Cluster Balancing

Cluster balancing is crucial for optimal performance. Unbalanced clusters can saturate resources on one or more brokers, impacting throughput and latency. Furthermore, a cluster with replicas on a down broker risks availability loss if more brokers fail, and a cluster that keeps losing brokers without healing eventually risks data loss. Redpanda provides various topic-aware tools to balance clusters for best performance.

Topic-aware data balancer Description

Partition leadership balancing

This balancer transfers the leadership of a broker’s partitions to other replicas to avoid topic leadership hotspots on one or a few specific brokers in your cluster.

The partition leader regularly sends heartbeats to its followers. If a follower does not receive a heartbeat within a timeout, it triggers a new leader election. Redpanda also provides leadership balancing when brokers are added or decommissioned.

Partition replica balancing

This balancer moves partition replicas to avoid topic replica hotspots on one or a few specific brokers in your cluster.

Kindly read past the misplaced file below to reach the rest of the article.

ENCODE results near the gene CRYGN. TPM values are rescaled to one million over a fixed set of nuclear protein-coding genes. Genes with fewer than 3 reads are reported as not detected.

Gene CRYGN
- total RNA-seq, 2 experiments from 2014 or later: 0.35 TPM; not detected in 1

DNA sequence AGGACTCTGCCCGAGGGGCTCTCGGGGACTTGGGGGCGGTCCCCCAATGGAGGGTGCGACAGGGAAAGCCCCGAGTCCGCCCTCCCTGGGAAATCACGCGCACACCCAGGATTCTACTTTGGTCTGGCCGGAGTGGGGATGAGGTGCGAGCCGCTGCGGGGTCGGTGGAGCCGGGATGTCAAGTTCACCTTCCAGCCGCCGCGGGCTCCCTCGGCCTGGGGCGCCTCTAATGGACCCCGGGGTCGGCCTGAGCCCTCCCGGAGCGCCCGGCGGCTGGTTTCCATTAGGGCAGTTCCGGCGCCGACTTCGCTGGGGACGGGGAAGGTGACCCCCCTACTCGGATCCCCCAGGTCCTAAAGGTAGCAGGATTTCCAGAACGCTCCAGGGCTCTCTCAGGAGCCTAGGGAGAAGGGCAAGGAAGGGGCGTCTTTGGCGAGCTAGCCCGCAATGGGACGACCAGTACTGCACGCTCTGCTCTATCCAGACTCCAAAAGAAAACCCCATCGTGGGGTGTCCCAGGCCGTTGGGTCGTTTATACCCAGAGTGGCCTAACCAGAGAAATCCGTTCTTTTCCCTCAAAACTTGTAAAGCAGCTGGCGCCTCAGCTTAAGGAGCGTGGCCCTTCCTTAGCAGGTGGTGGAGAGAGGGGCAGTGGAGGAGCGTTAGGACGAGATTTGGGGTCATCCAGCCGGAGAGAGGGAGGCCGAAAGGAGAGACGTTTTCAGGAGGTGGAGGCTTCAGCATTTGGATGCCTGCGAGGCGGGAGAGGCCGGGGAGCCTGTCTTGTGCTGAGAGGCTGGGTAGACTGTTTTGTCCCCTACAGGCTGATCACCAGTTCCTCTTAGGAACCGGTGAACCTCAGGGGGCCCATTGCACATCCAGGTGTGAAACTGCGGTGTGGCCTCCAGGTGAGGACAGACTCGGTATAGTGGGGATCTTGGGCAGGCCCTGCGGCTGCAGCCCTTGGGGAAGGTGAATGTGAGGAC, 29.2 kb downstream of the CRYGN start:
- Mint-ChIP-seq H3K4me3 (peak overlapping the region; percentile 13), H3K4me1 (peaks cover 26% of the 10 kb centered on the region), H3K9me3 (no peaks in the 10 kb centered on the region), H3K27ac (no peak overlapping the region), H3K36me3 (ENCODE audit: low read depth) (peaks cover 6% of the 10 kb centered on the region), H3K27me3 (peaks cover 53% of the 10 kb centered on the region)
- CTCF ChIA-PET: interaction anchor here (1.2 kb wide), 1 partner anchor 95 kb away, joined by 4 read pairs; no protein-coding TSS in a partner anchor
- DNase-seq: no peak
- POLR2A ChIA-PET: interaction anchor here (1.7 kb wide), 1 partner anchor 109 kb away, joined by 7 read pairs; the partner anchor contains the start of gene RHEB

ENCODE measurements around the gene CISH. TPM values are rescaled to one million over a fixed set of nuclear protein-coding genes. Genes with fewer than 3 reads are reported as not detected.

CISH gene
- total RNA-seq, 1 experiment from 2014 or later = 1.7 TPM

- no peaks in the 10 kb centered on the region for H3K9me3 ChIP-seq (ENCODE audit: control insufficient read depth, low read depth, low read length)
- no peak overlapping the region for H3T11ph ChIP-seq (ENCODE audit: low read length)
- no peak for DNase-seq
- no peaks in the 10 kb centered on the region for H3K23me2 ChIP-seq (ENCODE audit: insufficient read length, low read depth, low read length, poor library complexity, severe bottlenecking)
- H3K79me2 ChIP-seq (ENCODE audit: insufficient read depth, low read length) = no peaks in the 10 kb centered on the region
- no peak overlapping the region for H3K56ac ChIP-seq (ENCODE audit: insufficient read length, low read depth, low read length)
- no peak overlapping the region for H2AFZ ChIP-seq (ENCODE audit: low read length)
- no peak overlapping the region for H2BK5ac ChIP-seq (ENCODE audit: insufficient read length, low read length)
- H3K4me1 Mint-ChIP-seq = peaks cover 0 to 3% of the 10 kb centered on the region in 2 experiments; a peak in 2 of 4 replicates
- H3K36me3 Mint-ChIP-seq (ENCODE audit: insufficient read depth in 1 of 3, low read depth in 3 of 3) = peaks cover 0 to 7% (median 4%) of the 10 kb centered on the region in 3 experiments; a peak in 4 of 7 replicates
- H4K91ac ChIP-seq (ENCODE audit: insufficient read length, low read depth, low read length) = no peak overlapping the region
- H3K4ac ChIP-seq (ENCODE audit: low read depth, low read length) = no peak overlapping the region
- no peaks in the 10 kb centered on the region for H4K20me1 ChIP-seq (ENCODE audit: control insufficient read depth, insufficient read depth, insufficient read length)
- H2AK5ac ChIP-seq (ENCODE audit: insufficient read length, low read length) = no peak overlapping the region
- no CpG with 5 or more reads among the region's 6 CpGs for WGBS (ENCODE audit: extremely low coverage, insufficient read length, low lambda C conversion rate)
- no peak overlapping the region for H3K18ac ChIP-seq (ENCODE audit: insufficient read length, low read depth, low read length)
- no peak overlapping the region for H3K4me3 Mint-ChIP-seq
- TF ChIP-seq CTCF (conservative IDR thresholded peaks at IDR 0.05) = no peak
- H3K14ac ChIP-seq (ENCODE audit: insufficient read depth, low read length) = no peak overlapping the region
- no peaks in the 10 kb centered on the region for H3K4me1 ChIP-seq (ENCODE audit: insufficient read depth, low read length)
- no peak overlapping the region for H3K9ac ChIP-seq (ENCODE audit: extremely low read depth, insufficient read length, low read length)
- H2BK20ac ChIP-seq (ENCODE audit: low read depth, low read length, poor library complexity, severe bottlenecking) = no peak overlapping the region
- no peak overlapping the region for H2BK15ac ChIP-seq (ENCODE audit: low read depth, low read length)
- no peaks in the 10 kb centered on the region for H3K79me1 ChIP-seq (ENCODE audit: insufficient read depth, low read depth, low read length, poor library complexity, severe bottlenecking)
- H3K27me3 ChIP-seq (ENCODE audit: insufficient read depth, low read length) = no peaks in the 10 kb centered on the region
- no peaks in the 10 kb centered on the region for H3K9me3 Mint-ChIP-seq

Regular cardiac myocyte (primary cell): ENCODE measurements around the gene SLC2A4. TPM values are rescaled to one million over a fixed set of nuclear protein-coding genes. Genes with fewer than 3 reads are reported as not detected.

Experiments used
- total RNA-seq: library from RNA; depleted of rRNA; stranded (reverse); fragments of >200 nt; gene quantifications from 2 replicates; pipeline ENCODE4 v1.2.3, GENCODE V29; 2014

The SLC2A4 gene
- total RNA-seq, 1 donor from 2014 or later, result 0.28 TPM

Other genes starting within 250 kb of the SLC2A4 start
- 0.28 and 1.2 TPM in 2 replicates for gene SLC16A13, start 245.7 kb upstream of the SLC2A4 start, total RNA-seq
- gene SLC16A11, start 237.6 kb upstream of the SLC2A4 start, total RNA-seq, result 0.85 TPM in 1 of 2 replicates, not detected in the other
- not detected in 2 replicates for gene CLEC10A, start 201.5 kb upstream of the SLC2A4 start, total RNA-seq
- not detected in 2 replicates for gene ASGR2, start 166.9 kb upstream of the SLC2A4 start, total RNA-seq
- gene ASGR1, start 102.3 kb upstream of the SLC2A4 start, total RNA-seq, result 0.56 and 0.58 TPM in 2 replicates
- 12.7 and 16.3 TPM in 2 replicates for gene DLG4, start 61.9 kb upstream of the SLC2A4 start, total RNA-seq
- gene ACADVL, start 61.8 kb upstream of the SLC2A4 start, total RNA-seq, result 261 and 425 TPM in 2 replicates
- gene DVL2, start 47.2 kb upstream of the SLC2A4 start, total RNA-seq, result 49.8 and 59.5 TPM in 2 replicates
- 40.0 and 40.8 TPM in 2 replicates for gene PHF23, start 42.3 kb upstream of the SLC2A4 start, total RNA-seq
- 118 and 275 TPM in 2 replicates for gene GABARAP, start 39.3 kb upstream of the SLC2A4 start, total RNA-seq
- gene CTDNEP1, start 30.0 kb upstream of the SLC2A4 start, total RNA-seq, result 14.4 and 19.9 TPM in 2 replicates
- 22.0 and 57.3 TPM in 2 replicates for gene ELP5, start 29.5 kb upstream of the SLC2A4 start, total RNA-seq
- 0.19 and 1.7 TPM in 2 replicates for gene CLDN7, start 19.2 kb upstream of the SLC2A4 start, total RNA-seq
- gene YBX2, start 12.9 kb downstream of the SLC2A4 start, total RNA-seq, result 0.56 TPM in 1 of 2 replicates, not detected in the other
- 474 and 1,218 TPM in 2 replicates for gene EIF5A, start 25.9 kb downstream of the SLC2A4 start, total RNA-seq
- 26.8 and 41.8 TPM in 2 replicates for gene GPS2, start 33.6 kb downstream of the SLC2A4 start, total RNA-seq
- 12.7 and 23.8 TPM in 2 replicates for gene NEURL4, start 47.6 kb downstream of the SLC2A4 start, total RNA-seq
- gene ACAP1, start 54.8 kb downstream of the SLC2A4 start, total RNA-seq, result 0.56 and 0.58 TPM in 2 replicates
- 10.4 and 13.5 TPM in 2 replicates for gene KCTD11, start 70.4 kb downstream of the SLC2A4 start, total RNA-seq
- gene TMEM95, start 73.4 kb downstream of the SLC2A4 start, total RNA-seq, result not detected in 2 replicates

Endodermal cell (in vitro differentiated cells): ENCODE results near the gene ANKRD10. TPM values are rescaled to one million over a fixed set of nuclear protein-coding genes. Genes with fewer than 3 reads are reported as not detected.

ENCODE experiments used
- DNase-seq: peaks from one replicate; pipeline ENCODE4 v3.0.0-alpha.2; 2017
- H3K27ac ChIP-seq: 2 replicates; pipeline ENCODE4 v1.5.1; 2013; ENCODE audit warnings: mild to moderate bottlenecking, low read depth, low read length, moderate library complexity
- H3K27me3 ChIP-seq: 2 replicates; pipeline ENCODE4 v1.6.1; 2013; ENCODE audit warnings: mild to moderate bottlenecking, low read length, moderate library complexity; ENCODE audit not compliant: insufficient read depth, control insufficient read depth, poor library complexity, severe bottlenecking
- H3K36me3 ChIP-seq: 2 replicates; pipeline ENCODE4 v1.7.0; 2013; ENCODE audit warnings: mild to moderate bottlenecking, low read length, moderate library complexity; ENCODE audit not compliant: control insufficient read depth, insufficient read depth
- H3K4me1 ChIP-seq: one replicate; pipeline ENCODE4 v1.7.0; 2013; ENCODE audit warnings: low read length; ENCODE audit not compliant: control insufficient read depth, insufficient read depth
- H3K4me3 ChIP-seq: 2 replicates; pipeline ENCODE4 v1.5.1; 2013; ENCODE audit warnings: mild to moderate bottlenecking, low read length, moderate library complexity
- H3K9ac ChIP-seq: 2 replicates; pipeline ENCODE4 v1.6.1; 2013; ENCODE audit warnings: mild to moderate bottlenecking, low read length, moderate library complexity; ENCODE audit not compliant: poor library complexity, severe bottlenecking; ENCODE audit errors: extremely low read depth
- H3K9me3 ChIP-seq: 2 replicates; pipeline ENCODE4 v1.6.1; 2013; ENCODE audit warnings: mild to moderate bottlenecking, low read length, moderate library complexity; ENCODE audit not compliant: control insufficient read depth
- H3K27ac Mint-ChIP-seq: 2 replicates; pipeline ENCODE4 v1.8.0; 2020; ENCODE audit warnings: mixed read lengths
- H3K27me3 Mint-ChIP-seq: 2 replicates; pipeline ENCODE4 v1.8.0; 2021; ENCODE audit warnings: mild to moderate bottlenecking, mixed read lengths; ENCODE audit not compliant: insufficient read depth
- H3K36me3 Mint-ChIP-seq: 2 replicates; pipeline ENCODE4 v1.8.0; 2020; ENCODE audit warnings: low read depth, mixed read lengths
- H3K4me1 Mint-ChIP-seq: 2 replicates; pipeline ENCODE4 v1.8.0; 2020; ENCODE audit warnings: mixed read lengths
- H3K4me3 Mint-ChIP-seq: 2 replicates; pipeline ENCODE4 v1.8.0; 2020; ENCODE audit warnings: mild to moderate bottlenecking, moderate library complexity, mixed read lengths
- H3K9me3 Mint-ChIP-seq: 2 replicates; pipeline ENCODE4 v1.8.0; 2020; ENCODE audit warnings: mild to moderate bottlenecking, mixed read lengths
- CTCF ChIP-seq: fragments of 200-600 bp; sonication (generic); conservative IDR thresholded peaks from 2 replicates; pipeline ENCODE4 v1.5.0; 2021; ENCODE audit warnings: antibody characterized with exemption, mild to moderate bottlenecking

Redpanda prioritizes balancing a topic’s partition replica count evenly across all brokers while it’s balancing the cluster’s overall partition count. Because different topics in a cluster can have vastly different load profiles, this better distributes the workload evenly across brokers.

Redpanda provides partition replica balancing when brokers are added or decommissioned.

Continuous Data Balancing

This balancer monitors broker and rack availability, as well as disk usage, to avoid topic hotspots when moving data off brokers with fuller disks. Continuous Data Balancing enables self-healing clusters that dynamically balance partitions. It also ensures adherence to rack-aware replica placement policy and self-heals after rack (or availability zone) failure or replacement. This balancer does not keep the relative fullness of each broker within a defined range, it just prevents hitting the fullness threshold of each individual broker.

Continuous Data Balancing requires an Enterprise license.

Partition leadership balancing

Every Redpanda topic-partition forms a Raft group with a single elected leader. This leader manages all writes for the partition. Raft uses a heartbeat mechanism to maintain leadership authority and to initiate leader elections. The partition leader regularly sends heartbeats (raft_heartbeat_interval_ms) to its followers. If a follower does not receive a heartbeat within a timeout (raft_heartbeat_timeout_ms), it triggers a new leader election. For more information, see Raft consensus algorithm and partition leadership elections.